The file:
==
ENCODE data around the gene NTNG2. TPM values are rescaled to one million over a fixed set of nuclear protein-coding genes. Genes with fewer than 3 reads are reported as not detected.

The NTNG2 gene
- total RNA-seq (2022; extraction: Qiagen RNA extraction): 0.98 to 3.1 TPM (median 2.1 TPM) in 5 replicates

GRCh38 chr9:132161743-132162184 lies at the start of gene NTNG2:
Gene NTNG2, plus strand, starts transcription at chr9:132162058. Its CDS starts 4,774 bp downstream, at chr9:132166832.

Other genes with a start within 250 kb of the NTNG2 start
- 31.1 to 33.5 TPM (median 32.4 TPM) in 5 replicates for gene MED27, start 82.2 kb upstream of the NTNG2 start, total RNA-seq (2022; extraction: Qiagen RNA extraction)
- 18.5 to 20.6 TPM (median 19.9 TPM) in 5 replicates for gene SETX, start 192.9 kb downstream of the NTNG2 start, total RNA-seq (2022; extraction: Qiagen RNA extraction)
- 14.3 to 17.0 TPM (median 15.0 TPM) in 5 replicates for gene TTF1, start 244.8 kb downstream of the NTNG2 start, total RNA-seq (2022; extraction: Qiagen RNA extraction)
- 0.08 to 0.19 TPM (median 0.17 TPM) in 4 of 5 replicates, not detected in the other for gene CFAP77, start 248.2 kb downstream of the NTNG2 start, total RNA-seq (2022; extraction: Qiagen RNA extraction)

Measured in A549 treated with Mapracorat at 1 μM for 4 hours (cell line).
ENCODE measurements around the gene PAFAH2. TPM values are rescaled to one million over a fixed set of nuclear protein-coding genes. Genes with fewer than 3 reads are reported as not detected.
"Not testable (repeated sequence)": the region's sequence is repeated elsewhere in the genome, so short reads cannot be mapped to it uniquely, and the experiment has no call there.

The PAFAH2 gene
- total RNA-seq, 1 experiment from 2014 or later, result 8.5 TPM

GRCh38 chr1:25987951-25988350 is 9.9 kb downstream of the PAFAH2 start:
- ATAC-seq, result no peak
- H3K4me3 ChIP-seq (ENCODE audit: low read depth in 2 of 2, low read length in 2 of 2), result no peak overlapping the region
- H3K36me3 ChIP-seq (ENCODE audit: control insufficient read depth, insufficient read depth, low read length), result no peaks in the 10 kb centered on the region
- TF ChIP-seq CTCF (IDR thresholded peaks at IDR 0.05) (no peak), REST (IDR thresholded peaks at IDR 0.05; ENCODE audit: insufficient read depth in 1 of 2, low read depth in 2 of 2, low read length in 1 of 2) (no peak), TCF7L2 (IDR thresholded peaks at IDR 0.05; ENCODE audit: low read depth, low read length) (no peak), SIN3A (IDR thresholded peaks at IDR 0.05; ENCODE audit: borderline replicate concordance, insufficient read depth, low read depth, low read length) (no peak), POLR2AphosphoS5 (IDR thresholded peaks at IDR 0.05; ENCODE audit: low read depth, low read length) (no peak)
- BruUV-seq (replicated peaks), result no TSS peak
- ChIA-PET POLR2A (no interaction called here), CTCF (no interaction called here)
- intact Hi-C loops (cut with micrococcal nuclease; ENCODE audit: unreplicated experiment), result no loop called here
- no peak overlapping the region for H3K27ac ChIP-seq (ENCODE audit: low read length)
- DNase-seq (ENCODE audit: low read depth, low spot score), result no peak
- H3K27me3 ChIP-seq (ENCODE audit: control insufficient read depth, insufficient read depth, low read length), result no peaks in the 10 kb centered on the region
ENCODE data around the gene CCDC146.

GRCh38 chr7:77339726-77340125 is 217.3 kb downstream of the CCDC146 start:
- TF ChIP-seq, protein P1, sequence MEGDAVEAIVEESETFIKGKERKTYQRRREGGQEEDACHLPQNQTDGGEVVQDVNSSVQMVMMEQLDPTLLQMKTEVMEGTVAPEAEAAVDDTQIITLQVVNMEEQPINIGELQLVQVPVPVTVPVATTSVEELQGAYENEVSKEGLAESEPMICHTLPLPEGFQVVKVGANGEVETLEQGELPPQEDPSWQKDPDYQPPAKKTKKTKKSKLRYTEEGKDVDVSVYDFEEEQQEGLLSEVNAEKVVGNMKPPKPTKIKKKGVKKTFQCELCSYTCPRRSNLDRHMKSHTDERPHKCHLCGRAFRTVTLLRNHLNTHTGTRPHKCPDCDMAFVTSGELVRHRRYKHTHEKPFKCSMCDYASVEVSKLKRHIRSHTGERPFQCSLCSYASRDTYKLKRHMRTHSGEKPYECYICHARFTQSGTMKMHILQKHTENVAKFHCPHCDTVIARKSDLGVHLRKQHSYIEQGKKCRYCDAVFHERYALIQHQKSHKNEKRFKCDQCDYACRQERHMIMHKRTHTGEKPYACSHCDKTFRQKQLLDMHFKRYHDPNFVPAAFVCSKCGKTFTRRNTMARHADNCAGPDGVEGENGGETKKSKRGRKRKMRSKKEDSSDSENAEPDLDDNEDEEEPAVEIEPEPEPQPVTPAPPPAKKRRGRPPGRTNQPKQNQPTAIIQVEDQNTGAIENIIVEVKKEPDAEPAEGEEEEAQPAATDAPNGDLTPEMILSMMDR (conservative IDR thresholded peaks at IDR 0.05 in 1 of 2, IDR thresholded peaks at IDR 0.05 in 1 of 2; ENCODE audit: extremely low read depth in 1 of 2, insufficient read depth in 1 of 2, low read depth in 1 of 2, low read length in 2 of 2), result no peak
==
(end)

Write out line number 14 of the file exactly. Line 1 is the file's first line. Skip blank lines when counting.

The PAFAH2 gene